My 4th week of following the advice and recipes from William Alexander‘s fabulous book, 52 LOAVES: One Man’s Relentless Pursuit of Truth, Meaning and a Perfect Crust, was the week my levain became bread. Well. . . almost.
Sunday marked my first attempt. I combined the ingredients and allowed them to autolyse for 25 minutes. (This resting period gives the ingredients some time to meld.) Once the dough has rested, kneading can begin.
In 52 LOAVES William Alexander speaks very highly of kneading by hand, as opposed to relying on the dough hook of one’s KitchenAid. I love any excuse to use my stand mixer, so I was a little skeptical at first. However, with the autolyse process, you only have to knead by hand for about 8 minutes–just enough to get a feel for the dough. By the time your shoulders hurt, your back is sore, and you start checking the clock, you’re just about done.
After a five-hour rise, the bread was molded into a boule and proofed for two hours. Meanwhile, I turned my oven up to 500 degrees and placed a cast-iron pan in the bottom. I prepped the bread for the oven by sprinkling the top with rye flour (which doesn’t burn and turn black the way all-purpose flour would) and making the iconic slashes (gringes) with a knife. The bread was then ready to go in. I turned the oven to 485 degrees, got the bread in, poured a cup of water into the cast-iron pan (to create steam), and shut the door as quickly as I could. Twenty minutes later, I turned the oven to 425 degrees for the final 20-25 minutes. When my kitchen timer went off, I was shocked to see that my long awaited loaf was nearly black!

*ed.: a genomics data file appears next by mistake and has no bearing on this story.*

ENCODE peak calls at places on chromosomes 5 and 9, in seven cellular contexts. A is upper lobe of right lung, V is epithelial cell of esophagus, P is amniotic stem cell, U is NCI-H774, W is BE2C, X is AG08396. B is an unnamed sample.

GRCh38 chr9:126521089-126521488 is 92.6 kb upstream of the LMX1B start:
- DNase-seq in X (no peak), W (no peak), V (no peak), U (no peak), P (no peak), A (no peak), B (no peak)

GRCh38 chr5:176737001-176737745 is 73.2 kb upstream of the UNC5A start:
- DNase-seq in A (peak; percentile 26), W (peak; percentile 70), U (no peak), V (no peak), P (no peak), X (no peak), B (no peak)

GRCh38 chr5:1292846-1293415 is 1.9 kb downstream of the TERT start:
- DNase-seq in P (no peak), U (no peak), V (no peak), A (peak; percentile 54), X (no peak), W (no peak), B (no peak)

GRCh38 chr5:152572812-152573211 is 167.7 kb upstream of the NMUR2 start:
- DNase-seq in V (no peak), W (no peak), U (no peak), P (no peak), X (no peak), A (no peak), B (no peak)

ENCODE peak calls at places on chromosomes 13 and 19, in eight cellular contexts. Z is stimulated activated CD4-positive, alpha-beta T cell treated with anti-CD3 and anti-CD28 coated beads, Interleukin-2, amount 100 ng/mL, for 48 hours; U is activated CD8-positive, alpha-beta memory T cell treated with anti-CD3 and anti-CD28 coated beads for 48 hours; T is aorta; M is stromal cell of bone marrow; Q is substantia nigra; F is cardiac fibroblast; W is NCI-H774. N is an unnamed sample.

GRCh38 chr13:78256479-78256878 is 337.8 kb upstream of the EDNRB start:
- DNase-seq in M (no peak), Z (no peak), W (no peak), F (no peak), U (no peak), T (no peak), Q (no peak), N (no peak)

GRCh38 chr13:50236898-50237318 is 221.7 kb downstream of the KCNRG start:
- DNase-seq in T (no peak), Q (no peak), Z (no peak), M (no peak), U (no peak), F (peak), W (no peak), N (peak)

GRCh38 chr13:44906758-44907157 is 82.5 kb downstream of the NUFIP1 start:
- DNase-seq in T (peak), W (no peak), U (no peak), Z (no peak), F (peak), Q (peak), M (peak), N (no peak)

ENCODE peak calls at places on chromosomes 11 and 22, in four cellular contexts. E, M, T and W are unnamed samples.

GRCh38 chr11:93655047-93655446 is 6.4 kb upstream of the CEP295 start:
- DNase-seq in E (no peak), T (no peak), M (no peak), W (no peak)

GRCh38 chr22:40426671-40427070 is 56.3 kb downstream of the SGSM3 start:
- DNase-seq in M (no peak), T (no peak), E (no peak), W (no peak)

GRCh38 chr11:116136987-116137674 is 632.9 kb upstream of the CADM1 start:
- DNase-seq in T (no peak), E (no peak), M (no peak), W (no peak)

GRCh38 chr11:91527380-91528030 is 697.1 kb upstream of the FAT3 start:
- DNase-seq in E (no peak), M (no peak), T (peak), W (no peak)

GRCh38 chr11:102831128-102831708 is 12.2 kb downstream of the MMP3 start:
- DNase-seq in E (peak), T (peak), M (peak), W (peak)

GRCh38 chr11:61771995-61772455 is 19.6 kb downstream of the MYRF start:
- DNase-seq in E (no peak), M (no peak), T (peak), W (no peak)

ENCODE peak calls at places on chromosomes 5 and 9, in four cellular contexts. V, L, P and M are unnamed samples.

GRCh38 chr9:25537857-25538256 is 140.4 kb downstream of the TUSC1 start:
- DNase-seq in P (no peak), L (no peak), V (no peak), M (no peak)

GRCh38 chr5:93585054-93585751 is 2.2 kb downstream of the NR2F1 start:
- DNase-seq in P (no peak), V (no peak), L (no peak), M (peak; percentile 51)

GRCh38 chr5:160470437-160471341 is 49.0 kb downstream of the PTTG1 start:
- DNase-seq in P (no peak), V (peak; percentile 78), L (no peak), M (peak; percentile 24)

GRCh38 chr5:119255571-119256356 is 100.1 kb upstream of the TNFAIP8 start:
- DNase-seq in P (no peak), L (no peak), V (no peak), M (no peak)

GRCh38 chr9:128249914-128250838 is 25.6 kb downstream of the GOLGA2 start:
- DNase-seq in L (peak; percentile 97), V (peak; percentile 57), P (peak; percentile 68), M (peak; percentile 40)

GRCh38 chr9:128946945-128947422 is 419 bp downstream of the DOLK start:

Another late night trip to the store, this time for an oven thermometer, confirmed my fears. My oven runs over 50 degrees high! (I always noticed that it cooks things really fast . . . I guess I thought it was just super efficient.)
Undeterred, yesterday launched a second attempt at a loaf. The oven temperature was carefully monitored, and I was optimistic that although I might not achieve “perfection” on this round, at least I might get bread.
Unfortunately, as I walked away from the kitchen, after sliding the doughy boule in to the perfectly heated oven, I spotted the active dry yeast on the counter–still sealed in its package. I had forgotten to add the yeast! 45 minutes later I had a hockey puck shaped loaf that wasn’t burnt. Progress?
After reading 52 LOAVES, I have a new appreciation and understanding of bread. I even would venture as far as to say that I have learned how to bake bread. I would not, however, say that I can make bread in my kitchen.
Thankfully, with only two loaves down, I have fifty more loaves and fifty more chances to try and get this right.